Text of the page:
Own Aerial?

I sometimes have the opportunity to fly with a friend (who owns a private pilot license) over our home town.
Any suggestions how to take aerial photos for mapping with OSM?
I see several problems:

  • The pics are not taken perfectly vertical to the ground
  • How to assemble the pics to a single big one

Any ideas on how to do this?

Andreas Weller

The process of correcting images to match the ground is called orthorectification and there will be software to perform this operation thus it isn’t necessary to make the photo perfectly horizontal. Assembling pictures into a single big one is called stitching or sometimes ‘panoramic photo’ and there’s also a lot of (free) software available for this task. Please do a search on this terminology, I’m sure it will get you any further but this is as far as my knowledge goes…


Basic process is:

  • Fly and take photos
  • Collect ground control points (GCP)
  • Warp

Ground control points are objects with accurately known coordinates and which are clearly visible on image. It depends on your flight hight what kind of objects are suitable. Ditch crossings and street corners are visible even from high altitude. The more accurately you can locate the same point on the field the better.

It is possible to use existing OSM data, at least street crossings, for measuring GCPs, but in that case somebody would say that your orthoimages are derived from OSM and thus under the same license. Measure your own and you can do what you want with your images. One alternative is to donate them to OpenAerialImage project.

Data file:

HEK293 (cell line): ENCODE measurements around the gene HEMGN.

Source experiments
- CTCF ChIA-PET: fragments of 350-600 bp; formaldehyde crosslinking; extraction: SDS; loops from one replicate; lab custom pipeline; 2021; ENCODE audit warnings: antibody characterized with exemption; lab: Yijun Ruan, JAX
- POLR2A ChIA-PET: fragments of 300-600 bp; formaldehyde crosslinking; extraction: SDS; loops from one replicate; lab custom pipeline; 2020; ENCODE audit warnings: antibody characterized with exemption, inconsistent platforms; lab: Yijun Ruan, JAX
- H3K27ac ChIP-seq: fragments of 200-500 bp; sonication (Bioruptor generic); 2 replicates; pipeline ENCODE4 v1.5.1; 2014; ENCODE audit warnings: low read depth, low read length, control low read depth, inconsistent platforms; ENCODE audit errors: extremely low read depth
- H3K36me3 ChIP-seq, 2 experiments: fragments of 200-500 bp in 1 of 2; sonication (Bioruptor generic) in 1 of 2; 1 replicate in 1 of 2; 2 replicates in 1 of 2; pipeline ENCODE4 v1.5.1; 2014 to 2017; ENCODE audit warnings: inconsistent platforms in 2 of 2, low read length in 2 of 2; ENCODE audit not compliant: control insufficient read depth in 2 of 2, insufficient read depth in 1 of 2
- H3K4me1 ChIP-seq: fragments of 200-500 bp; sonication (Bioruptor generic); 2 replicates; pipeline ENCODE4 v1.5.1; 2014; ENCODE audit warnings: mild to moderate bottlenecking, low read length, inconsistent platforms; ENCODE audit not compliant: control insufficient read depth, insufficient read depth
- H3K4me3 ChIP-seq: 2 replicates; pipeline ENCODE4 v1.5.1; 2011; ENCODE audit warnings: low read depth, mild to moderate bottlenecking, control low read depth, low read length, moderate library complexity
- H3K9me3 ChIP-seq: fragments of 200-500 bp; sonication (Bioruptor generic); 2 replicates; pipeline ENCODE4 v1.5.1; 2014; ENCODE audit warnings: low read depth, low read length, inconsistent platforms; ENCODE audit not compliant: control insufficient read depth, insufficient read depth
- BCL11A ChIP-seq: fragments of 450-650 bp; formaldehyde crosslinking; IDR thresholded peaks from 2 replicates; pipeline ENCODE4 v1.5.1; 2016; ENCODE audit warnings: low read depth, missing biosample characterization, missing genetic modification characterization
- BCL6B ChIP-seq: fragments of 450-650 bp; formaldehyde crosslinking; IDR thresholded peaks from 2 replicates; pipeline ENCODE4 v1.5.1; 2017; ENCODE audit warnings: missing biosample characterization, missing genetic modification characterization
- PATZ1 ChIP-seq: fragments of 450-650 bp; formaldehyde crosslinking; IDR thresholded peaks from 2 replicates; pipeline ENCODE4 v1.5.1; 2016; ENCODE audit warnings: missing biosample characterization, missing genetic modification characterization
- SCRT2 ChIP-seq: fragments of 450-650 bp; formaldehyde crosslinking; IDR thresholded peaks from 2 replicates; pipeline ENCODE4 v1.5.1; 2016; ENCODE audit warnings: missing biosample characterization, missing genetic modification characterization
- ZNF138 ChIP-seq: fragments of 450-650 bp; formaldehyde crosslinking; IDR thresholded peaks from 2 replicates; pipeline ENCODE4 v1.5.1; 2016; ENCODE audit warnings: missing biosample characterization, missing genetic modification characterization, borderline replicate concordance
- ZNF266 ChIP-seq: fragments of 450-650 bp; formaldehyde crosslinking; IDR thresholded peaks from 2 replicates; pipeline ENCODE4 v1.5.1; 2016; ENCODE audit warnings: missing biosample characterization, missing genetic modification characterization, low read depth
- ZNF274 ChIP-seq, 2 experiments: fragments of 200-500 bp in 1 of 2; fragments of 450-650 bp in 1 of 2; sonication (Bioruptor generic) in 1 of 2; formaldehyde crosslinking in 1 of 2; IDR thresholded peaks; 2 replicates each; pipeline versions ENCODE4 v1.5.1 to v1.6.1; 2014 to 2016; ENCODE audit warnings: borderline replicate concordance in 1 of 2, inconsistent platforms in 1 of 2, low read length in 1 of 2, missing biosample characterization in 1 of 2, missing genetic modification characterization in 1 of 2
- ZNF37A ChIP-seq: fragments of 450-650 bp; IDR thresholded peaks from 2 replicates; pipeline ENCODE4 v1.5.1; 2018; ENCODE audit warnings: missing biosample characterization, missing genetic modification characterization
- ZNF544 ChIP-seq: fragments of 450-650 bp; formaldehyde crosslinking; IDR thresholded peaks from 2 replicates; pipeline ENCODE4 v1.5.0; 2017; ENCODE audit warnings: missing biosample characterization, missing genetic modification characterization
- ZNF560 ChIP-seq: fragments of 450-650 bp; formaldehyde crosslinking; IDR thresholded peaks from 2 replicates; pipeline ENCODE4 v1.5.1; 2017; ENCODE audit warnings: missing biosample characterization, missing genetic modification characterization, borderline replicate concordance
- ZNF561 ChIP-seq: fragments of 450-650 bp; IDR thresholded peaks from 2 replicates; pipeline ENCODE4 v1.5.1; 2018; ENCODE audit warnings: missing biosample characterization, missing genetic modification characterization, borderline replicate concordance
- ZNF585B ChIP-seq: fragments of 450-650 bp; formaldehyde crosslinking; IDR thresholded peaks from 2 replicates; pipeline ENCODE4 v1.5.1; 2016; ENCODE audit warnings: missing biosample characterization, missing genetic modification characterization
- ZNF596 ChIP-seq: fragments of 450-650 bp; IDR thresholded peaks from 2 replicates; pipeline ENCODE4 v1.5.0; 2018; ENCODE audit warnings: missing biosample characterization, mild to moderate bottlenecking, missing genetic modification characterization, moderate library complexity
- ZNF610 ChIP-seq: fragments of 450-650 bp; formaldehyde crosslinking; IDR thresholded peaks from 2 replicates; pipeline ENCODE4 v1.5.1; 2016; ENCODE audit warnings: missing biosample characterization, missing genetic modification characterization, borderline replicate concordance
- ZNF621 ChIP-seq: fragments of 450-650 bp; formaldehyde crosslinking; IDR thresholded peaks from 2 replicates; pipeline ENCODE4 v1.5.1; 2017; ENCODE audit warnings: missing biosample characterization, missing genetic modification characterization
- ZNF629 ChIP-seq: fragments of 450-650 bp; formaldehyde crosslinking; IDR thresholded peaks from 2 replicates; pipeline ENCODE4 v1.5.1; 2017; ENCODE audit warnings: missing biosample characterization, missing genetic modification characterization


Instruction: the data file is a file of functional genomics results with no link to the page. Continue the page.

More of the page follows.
Computing part is telling to a software for each GCP that a pixel with image coordinates x,y is in real world in located to the place you measured. After that you can run a process called warping. I know that the whole process can be done with gdal_translate and gdal_warp open source utilities, but they are command line and you should do a bit of reading first.

Warping should be enough if your home town is rather flat. Orthorectification is more accurate process that takes also elevations into account. For that a digital elevation model and more sophisticated software are needed.

I believe QGIS has plugins available that can do georectification graphically. QGIs is available on MacOSX, Linux and MacOSX soo you can probably use that. You can also use OSM shapefiles in QGIS to help with the rectifcation.

Not that interesting for simple cases, but: Several cities have a “coordinate net” (Swedish: Stompunkter i ett Stomnät) with lots of point all over the city that has a fixed coordinate, these are very usefull if you want to georectify.